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Microsoft's next Windows Phone to include 3D Touch technology

by Mark Tyson on 11 June 2014, 13:20

Tags: Windows Phone, PC

Quick Link: HEXUS.net/qacfjz

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Nokia, now part of Microsoft, has been developing 3D Touch technology which is expected to debut on a flagship smartphone coming out later this year. The device, codenamed the 'Lumia McLaren', represents Microsoft's latest efforts in exploring the concept of integrating Kinect-like motion detecting features into Windows Phone. This is a unique aspect other companies have yet to include on a mobile device so far, reports The Verge.

The motion controlled 3D touch smartphone will launch under the Lumia brand and will be heading to various US carriers later this year, according to sources familiar with the company's plans. Renowned tipster @Evleaks was the first to announce the existence of the Nokia McLaren and believes it to be the successor to Nokia's Lumia 1020, it sports a similar rear casing and features a powerful camera.

Incorporating 3D touch technology could be a key differentiator for Windows Phones compared to iOS and Android devices, and hopefully give the company a way to gain more users for its mobile platform. The McLaren device is said to allow users to hover their finger over the screen to interact with applications without the need to touch the display, something that Nokia has been developing for the past number of years.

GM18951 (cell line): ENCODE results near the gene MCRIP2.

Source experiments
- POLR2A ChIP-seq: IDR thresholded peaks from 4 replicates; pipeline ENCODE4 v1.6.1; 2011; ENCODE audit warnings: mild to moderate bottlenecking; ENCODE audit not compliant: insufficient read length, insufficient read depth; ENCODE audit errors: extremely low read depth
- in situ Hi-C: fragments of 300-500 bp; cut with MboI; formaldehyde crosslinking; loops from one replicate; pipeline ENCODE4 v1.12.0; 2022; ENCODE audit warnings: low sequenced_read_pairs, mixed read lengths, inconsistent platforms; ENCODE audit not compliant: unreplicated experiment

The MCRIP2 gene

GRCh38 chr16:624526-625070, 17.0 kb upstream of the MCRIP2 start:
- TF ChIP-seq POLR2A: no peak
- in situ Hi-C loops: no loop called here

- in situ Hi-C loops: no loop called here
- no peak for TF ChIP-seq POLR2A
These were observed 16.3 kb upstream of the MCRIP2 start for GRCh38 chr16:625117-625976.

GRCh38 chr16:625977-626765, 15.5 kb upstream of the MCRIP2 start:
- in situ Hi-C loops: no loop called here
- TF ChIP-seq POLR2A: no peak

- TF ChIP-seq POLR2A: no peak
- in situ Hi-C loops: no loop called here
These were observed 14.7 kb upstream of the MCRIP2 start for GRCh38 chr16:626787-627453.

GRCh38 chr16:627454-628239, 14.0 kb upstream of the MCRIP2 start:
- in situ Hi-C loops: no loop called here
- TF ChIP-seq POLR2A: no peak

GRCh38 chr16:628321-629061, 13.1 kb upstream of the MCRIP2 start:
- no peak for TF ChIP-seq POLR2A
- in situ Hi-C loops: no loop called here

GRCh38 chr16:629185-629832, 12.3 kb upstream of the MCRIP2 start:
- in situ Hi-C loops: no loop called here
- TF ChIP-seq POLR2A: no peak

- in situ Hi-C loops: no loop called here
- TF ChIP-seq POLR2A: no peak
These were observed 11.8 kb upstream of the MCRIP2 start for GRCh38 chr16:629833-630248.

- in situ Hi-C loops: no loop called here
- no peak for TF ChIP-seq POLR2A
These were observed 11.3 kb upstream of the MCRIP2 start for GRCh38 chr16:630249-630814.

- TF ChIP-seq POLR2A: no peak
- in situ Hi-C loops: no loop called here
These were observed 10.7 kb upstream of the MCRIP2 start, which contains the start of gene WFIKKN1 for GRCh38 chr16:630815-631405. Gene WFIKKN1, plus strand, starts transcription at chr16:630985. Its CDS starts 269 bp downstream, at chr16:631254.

Other intuitive features include:

  • the ability to answer calls by holding the device to your ear
  • enabling speakerphone when you place your phone down on the table during a call
  • hanging up calls by placing the device into a pocket

The above will be possible thanks to the hardware sensors in the device. The device is said to be able to understand the user's calling and response preferences and what they want based on lighting and positioning.

According to The Verge, Microsoft also has some bold long-term plans to use its 3D Touch technology to simplify device interaction as much as possible. For example, the company wishes to be able to "remove buttons like the power button, so phone owners can simply grip their device to power it on." It is also planning to allow the device to detect how it's held by grip, in order for the 3D Touch-enabled device to block orientation switches when for example, the user is lying down in bed. The sides of the smartphone will also be used to access the zoom feature of the camera when users drag their fingers along the sides and interact with the OS.

Take a look at the video below from Microsoft Research and their work on 3D sensing in smartphones.

We have a feeling that Microsoft is working hard to make sure the 3D Touch feature works well out of the box, and we are certainly excited to see the upcoming Nokia McLaren. Amazon is also rumoured to be launching a 3D smartphone later this month. What are your thoughts on 3D Touch features on future smartphones? What application benefits do you think it can bring to mobile device UIs? Let us know in the comments below.